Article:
New 2020 Fiat 500: hard-top hatchback version of new electric city car revealed
New hatchback variant of reborn city car joins convertible, with reservations open now
Fiat has revealed first images of the hard-top hatchback version of the new, all-electric 500 city car, which is now available to order in the UK.
Joining the convertible version of the reborn icon, the new 500 hatchback is also offered in a single launch trim level called ‘La Prima,’ with cheaper variants expected in due course.
La Prima versions are available in three colours: Mineral Grey, Ocean Green and Celestial Blue. Standard equipment includes LED headlights, “eco-leather” trim, 17-inch alloy wheels and chrome exterior trim.
The hatchback gets a glass-panoramic roof in place of the convertible’s retracting fabric hood, and a cheaper price tag. After the government grant, prices start from £26,995, including a home wallbox fitment. The convertible is priced from £29,000 after incentives.
The revisions required to make the 500 EV are sufficient enough for Fiat to call this model the third generation – following the 2007 rebirth and the original Cinquecento made between 1957 and 1975.
There’s a new platform that results in a slight increase in size compared with the Mk2, so the EV is 60mm wider and 60mm longer. The car’s wheelbase has grown by 20mm too, but the overall length of the 500 is still under four metres.
Fiat hasn’t played around too much with the car’s styling. The side profile of the new EV is still unmistakably 500, but there are tweaks to the front end, with a new bumper that is actually closer in style to the set-up on the original 500. There are split headlights – another nod to the 1957 model – and a new 500 badge on the rear end.
The car has a 42kWh lithium-ion battery pack – enough to deliver up to 320km (199 miles) of range under the WLTP efficiency test. It powers a 117bhp electric motor that can take the 500 from 0-62mph in nine seconds and on to a top speed of 93mph. Those stats apply to both hatchback and convertible variants.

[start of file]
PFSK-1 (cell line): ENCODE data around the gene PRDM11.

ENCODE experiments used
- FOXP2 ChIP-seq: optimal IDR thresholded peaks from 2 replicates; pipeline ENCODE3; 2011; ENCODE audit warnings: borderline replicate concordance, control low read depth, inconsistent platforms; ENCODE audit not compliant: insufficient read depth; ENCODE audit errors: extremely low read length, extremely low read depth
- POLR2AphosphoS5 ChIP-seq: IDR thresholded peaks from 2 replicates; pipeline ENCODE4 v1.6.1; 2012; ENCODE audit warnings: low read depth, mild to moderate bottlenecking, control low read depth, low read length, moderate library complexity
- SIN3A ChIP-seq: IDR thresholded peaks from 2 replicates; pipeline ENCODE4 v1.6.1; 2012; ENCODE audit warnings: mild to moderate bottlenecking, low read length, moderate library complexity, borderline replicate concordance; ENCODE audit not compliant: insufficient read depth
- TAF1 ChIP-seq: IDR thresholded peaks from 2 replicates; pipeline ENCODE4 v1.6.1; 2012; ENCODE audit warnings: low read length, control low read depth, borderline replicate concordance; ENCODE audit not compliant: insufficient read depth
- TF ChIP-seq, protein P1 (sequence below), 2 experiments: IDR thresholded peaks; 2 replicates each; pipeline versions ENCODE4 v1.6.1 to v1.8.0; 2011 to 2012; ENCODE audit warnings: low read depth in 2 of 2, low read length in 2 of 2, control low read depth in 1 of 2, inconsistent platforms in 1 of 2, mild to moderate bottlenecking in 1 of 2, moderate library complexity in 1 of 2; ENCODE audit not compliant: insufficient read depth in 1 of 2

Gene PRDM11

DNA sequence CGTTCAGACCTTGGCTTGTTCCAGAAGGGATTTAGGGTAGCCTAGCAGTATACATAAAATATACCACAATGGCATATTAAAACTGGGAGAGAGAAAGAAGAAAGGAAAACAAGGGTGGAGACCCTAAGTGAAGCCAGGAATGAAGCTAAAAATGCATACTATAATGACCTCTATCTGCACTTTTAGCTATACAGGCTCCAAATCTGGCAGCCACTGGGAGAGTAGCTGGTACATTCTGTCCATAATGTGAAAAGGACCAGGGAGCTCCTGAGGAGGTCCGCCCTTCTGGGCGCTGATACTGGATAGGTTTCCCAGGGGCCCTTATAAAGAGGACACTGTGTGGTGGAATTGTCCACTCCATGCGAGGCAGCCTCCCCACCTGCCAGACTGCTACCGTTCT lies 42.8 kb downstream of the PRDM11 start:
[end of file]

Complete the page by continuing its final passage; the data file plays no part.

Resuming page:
The 500 gets an 85kW DC charger, so the car can be recharged from flat to 80 per cent of capacity in just 35 minutes. A full charge on a 7.4kW home wallbox will take just over six hours, and Fiat also plans to launch its own 3kW home charger, which will be able to be plugged into a domestic socket without requiring professional installation.
The car will let drivers pick from three driving modes. Normal is described by Fiat as being “as close as possible to driving a vehicle with a normal combustion engine”, while Range activates higher levels of brake energy recuperation. This will allow owners to drive the car using only the throttle pedal and anticipating stop situations.
The last mode, Sherpa, preserves as much range as possible, so it limits the top speed to 50mph, blunts throttle response and turns off the climate control and heated seats.
Inside, there’s a bigger jump in design and quality, because Fiat has used the car’s new platform to introduce a cleaner, less cluttered dashboard with improved materials. There should be huge gains in in-car technology too, because the 500 is the first FCA product to get the group’s new UConnect 5 infotainment system. This brings a 10.25-inch high-definition touchscreen with wireless Apple CarPlay functionality and the ability, in future, to offer wireless Android Auto. The instrument panel is now a seven-inch TFT digital display.
The 500 will offer a range of smartphone apps, allowing users to check the charge level of their car remotely, and warm or cool the vehicle before setting off. On-board Wi-Fi is part of the bundle of new technologies on the reborn 500, as is tracking software to help trace the car if it is stolen.
Fiat claims that the new 500 EV is capable of ‘Level 2’ semi-autonomous driving, using a front-facing camera system to monitor the road ahead. Adaptive cruise control with automatic braking and accelerating, lane keep assist, speed limit assist, blind spot warning and 360-degree sensors for tricky manoeuvres all feature.
There’s no word on boot capacity but the hatchback should at least match the 182 litres of the combustion-engined Mk2 car. That vehicle will continue to be sold, incidentally; Fiat plans to offer both the Mk2 (built in Poland) and the Mk3 (made in Turin) alongside each other until at least the end of 2021.
What does the new Fiat 500 EV have to beat? Check out our sister site DrivingElectric's list of the best electric cars on sale...
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